Growing up, Samra Habib felt like an outsider within her own religion of Islam. As a member of the Ahmadiyya Muslim Community, a small, dynamic sect of Islam founded in 1889, her family fled Pakistan because religious extremists made their life unsafe. Now, she says she's "always looking for stories on what it's like for other Muslims who are not accepted by mainstream Islam." Add on Habib's queer identity, and you've got a life lived at the complex intersection of a religion that doesn't necessarily welcome LGBTQI+ individuals and queerness. Talk about feeling like an outsider.
Habib is a writer, activist, and photographer. Her photo series, "Just Me and Allah: A Queer Muslim Project" started in 2014, finds Habib photographing and elevating the stories of other queer Muslims across North America and Europe. "What has come out of not being embraced by mainstream spaces is that a lot of people, a lot of queer individuals, are creating their own spaces," she says. One of those spaces is Unity Mosque, a queer mosque in Toronto that Habib attends and supports "Just Me and Allah." She's been going there for nearly five years after a decade of not going to any mosque because her relationship with Islam was "tainted" and she "felt like there wasn't really any space for [her] there." During her first visit, Habib recalls a transgender woman giving the adhan, the Islamic call to worship in an untraditionally desegregated space. It's through Unity Mosque that Habib says she "started learning what it was like to be accepted in [her] entirety."
We, humans, are complex and made of many identities that inform one another. We seek spaces for all of them to flourish simultaneously. Habib's experience in seeking Muslim spaces that accepted queer identities was just one hurdle to get over. Another was finding supportive spaces for queer Muslim identities to grow and thrive. "A lot of queer spaces in Toronto growing up," she says, "were mostly white, and I was usually the only person of color there. I didn't really necessarily identify with the white queer community in Toronto." The need to see herself in a community fuels her photo series and the subjects she highlights.
Photo of Leila by Samra Habib
"What I try to do is give people platforms to actually tell their own unique stories and share exactly what their relationship with Islam is and how they arrived at this destination," Habib says. "Each individual is given the space to showcase their individuality, which I think is often times lacking because queer Muslims are typically grouped in a really homogenized way." One portrait session that stands out to Habib is the one with Leila, a woman who challenges Habib's relationship to Islamic signifiers, like the hijab. "She creates her own interpretation of what being a modest Muslim can look like." Other individuals Habib has spoken with range from a black queer Muslim who considers his relationship with Islam to be "elusive" to a trans-Muslim woman finding her own peace within the Quran scripture. They all paint a picture of resilience and are a testament to the power of community.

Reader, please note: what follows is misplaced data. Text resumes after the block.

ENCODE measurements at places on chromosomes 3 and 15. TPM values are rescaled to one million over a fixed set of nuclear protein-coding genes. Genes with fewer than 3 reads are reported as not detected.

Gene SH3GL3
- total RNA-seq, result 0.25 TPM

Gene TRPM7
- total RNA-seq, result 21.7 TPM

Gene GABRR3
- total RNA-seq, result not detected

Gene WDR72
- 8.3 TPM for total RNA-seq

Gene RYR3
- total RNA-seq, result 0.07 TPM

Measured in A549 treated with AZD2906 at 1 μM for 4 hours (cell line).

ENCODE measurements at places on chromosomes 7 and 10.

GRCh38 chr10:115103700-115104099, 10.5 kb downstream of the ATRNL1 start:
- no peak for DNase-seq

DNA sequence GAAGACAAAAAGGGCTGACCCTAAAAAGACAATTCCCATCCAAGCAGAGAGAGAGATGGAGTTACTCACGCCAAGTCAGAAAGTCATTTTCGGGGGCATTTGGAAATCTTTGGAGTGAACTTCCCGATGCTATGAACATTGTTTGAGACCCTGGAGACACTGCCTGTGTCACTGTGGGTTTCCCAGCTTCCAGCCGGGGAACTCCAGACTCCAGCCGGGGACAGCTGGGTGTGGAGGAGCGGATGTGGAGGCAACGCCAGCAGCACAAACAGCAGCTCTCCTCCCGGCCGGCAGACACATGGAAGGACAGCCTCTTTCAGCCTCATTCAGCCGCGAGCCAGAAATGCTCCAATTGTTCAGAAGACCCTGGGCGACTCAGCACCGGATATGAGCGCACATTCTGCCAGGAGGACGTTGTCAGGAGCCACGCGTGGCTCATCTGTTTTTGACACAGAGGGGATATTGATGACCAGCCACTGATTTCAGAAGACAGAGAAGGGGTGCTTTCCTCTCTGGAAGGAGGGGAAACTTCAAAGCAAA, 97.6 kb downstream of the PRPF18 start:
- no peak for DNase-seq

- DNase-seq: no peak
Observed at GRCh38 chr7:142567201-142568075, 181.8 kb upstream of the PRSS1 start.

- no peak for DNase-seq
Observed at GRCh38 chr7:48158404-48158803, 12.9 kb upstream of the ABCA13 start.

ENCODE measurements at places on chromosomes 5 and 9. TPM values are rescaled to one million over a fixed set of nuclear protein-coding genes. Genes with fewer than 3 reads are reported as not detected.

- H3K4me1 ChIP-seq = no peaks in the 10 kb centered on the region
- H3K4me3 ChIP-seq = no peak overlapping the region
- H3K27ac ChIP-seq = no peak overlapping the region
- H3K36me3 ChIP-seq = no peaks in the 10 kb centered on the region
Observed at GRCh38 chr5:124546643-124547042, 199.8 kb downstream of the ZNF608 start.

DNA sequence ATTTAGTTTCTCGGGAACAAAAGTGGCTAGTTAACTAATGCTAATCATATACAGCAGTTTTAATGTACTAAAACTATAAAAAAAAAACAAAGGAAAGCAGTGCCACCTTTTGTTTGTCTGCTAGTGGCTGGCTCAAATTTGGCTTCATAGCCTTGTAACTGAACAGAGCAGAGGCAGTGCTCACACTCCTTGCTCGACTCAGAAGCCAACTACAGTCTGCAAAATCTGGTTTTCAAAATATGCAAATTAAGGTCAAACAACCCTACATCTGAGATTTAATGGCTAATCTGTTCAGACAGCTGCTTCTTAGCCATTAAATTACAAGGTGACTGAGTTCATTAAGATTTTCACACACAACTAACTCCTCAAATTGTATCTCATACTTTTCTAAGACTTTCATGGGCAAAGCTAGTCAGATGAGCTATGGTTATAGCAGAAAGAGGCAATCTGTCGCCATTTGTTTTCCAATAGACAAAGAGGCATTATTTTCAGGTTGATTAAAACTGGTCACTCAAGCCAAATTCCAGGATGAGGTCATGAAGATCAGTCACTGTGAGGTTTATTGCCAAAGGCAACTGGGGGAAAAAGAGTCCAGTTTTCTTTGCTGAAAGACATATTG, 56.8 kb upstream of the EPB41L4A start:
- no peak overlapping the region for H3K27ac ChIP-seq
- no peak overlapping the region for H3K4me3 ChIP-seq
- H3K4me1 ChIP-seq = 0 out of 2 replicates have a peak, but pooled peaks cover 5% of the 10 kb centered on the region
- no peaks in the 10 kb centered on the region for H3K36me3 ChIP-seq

"Not only has my perception [of being queer and Muslim] changed, time has changed things dramatically in terms of how queer Muslims experience Islam," she says. "There are lots of other people who are embracing Islam even though they're rejected by mainstream spaces, so I don't have to deny this huge part of my upbringing; I can make it my own."
Unity Mosque and "Just Me and Allah" are just a few ways queer Muslims are finding solace in community. It's up to those who identify differently to help make spaces more inclusive and supportive for all. Fighting for equal queer rights means fighting for equal Muslim rights. Empathy and perspective are key; "What queer Muslims experience as a queer people might be different from someone who is queer with a lot of privilege and a lot of acceptance," Habib says. Fostering spaces that accept and elevate queer Muslim voices are imperative to the queer rights movement. Visibility is vital. "I'm just learning that my community is no longer shaped by geography," Habib says. "As long as we have this thing that ties us together, I know we'll be okay."